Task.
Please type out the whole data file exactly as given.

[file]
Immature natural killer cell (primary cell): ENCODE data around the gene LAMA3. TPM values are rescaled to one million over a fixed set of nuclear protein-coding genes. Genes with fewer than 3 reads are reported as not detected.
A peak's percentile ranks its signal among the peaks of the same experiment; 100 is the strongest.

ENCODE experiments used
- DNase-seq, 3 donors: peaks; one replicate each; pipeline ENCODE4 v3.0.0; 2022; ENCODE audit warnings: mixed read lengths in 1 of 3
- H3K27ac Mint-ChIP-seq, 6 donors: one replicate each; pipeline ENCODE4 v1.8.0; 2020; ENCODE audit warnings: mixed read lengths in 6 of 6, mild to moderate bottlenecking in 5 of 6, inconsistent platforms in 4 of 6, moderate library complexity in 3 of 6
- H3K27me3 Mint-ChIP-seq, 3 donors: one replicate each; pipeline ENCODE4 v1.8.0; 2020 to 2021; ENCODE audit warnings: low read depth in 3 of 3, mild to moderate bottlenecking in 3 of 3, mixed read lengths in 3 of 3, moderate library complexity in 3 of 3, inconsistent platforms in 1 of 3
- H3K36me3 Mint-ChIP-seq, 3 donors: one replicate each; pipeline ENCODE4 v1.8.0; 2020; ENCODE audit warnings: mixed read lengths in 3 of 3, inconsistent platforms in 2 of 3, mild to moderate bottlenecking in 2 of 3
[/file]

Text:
Immature natural killer cell (primary cell): ENCODE data around the gene LAMA3. TPM values are rescaled to one million over a fixed set of nuclear protein-coding genes. Genes with fewer than 3 reads are reported as not detected.
A peak's percentile ranks its signal among the peaks of the same experiment; 100 is the strongest.

ENCODE experiments used
- DNase-seq, 3 donors: peaks; one replicate each; pipeline ENCODE4 v3.0.0; 2022; ENCODE audit warnings: mixed read lengths in 1 of 3
- H3K27ac Mint-ChIP-seq, 6 donors: one replicate each; pipeline ENCODE4 v1.8.0; 2020; ENCODE audit warnings: mixed read lengths in 6 of 6, mild to moderate bottlenecking in 5 of 6, inconsistent platforms in 4 of 6, moderate library complexity in 3 of 6
- H3K27me3 Mint-ChIP-seq, 3 donors: one replicate each; pipeline ENCODE4 v1.8.0; 2020 to 2021; ENCODE audit warnings: low read depth in 3 of 3, mild to moderate bottlenecking in 3 of 3, mixed read lengths in 3 of 3, moderate library complexity in 3 of 3, inconsistent platforms in 1 of 3
- H3K36me3 Mint-ChIP-seq, 3 donors: one replicate each; pipeline ENCODE4 v1.8.0; 2020; ENCODE audit warnings: mixed read lengths in 3 of 3, inconsistent platforms in 2 of 3, mild to moderate bottlenecking in 2 of 3